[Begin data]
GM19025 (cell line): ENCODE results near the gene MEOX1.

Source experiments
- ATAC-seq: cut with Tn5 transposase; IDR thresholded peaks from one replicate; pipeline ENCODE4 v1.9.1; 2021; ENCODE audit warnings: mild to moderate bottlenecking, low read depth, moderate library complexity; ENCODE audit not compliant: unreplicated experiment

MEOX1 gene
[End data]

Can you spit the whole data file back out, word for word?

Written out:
GM19025 (cell line): ENCODE results near the gene MEOX1.

Source experiments
- ATAC-seq: cut with Tn5 transposase; IDR thresholded peaks from one replicate; pipeline ENCODE4 v1.9.1; 2021; ENCODE audit warnings: mild to moderate bottlenecking, low read depth, moderate library complexity; ENCODE audit not compliant: unreplicated experiment

MEOX1 gene